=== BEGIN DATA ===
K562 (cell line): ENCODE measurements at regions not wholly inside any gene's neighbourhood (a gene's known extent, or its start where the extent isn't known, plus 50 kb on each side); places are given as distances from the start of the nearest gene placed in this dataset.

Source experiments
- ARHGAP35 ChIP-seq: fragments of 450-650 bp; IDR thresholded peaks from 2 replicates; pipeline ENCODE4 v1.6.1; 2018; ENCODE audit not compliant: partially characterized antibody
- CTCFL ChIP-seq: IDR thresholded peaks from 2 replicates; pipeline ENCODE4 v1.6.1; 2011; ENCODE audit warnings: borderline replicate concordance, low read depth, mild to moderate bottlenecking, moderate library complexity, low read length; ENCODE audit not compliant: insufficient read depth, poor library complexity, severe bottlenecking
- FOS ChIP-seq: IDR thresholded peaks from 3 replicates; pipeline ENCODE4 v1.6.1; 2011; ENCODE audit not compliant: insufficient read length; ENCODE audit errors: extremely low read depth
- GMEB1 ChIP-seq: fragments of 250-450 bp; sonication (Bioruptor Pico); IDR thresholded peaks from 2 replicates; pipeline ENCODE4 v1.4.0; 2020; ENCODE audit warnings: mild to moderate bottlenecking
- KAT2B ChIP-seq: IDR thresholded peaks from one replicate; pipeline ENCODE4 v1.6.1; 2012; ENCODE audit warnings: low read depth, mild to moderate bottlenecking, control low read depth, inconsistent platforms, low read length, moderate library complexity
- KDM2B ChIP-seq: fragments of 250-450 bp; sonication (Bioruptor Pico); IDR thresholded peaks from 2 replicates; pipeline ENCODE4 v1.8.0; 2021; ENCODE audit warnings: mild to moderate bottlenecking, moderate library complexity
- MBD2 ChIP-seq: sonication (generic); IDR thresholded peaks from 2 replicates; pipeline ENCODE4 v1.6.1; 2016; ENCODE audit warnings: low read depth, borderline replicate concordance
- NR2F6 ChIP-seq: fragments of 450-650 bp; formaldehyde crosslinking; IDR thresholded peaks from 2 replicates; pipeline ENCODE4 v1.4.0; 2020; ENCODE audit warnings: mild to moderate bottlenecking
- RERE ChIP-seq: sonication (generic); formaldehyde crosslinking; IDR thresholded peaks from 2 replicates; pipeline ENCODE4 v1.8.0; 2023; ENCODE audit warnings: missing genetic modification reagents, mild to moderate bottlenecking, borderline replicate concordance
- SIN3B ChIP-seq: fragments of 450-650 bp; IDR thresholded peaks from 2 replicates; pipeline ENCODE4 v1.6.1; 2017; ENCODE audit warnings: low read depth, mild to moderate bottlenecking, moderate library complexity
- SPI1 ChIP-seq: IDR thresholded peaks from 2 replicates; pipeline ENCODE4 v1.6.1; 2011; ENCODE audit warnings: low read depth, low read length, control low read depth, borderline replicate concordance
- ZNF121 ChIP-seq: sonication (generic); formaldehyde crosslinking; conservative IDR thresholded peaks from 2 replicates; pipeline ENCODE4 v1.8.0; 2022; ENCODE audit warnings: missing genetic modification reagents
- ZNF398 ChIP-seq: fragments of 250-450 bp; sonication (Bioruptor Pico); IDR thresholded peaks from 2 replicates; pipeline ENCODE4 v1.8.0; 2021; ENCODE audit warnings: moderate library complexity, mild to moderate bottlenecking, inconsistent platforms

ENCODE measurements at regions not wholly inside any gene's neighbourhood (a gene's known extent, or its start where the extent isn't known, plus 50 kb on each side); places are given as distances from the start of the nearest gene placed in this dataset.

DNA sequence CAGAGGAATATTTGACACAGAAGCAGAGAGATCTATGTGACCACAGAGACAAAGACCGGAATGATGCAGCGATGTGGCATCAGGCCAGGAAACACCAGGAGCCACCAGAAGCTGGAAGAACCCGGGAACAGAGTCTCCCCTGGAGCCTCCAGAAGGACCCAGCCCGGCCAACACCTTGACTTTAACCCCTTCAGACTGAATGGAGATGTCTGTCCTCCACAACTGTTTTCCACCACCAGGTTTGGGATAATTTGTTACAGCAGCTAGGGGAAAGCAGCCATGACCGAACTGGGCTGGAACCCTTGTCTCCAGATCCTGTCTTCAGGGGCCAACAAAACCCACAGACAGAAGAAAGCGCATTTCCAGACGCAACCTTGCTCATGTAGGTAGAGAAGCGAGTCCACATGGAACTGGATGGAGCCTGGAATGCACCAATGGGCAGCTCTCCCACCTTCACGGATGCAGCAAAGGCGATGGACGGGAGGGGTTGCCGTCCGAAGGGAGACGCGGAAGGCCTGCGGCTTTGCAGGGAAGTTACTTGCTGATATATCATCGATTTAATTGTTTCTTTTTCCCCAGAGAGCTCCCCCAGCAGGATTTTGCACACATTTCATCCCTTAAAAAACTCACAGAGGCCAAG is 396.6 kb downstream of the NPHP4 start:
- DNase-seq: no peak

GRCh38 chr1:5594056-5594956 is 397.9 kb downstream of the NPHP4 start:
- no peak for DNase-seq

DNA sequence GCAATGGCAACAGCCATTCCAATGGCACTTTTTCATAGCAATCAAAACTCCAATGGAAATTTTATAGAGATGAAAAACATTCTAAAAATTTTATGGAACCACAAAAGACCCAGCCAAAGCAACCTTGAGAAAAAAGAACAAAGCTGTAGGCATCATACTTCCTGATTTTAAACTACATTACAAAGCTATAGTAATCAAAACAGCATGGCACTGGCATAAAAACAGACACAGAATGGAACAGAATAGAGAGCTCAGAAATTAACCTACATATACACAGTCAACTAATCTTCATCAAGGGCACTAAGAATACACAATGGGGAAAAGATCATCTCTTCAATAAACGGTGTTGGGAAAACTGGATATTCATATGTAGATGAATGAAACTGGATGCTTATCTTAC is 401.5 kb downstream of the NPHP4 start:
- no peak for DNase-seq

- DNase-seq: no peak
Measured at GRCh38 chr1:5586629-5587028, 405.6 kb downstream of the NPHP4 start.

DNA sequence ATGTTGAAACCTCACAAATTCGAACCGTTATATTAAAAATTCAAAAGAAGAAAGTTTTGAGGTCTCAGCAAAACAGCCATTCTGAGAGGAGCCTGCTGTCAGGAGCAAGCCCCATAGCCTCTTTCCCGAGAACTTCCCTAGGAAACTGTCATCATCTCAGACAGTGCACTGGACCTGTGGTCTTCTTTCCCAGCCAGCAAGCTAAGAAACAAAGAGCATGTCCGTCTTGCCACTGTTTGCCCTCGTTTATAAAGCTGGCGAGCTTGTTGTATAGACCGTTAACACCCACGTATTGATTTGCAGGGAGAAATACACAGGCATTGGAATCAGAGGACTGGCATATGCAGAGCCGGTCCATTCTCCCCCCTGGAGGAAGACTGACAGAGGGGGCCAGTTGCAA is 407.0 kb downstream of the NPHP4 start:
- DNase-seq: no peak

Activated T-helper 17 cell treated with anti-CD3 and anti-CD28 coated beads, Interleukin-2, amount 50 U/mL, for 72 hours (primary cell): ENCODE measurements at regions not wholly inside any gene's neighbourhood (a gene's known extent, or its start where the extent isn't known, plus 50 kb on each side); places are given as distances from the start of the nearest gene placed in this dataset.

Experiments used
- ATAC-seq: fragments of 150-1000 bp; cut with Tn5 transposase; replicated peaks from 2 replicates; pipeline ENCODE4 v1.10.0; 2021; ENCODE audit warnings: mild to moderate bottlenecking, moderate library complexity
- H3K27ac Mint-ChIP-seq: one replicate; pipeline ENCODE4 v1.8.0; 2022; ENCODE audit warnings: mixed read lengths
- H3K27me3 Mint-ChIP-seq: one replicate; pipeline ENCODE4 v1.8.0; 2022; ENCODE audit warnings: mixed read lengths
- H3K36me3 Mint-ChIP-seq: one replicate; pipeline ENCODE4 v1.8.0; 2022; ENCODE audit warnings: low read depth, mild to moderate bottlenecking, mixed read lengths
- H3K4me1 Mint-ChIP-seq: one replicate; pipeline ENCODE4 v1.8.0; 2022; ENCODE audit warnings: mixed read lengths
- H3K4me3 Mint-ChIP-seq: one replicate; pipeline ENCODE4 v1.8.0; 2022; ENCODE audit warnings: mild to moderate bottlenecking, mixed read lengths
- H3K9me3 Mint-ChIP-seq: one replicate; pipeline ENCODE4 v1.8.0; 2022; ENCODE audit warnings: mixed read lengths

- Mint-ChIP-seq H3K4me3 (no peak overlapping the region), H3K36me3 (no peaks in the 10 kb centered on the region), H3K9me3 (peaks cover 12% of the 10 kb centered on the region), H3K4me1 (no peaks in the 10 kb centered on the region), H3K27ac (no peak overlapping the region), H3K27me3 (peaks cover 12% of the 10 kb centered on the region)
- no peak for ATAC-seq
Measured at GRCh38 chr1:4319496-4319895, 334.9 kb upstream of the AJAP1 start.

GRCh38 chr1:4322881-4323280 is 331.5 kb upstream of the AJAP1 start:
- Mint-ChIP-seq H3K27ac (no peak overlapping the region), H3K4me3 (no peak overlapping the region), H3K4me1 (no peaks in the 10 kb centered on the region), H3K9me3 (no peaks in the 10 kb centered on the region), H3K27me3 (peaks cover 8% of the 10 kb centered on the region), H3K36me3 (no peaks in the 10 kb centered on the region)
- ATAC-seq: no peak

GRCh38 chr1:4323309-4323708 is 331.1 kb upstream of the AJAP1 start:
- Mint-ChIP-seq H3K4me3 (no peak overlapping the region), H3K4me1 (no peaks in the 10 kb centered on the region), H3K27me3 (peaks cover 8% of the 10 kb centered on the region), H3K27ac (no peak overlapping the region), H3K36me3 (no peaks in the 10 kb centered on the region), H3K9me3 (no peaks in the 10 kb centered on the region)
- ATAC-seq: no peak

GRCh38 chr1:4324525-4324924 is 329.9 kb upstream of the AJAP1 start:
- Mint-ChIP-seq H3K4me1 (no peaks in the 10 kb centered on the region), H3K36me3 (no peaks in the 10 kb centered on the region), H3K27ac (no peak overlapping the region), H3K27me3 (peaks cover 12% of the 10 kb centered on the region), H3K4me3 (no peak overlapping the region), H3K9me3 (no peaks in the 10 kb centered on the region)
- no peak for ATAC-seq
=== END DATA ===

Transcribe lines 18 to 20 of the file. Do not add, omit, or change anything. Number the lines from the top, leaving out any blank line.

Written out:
- DNase-seq: no peak

GRCh38 chr1:5594056-5594956 is 397.9 kb downstream of the NPHP4 start:
- no peak for DNase-seq